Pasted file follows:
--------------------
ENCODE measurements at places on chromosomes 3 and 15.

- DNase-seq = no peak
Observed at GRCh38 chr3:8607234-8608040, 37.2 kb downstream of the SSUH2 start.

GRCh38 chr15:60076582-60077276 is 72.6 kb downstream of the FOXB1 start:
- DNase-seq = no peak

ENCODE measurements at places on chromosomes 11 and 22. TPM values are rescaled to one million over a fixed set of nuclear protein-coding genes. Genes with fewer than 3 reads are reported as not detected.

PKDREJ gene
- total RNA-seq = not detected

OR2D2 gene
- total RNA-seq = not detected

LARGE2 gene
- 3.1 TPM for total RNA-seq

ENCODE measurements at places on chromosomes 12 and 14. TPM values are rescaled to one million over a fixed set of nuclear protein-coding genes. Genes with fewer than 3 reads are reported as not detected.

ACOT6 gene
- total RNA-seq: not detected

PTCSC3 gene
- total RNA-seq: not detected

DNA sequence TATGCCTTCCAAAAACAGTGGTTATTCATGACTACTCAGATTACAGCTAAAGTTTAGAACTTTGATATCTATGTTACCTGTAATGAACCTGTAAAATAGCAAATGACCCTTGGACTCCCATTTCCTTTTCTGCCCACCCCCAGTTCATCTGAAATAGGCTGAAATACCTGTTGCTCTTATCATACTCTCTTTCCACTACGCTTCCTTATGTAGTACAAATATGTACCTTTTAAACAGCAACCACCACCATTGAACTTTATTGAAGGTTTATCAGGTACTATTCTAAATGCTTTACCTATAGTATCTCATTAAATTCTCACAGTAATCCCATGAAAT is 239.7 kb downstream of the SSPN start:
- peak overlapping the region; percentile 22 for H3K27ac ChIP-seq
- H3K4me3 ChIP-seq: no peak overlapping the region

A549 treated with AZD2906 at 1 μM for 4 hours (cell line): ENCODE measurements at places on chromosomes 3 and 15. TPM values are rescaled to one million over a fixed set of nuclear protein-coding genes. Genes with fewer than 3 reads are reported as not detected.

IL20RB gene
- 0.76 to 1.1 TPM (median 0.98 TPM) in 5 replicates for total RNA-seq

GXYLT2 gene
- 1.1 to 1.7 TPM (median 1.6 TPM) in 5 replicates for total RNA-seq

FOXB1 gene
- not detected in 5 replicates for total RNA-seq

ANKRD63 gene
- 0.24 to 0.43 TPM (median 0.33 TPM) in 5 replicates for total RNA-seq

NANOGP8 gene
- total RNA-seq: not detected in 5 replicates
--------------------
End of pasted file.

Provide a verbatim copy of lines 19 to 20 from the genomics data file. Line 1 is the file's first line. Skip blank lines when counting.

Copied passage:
- peak overlapping the region; percentile 22 for H3K27ac ChIP-seq
- H3K4me3 ChIP-seq: no peak overlapping the region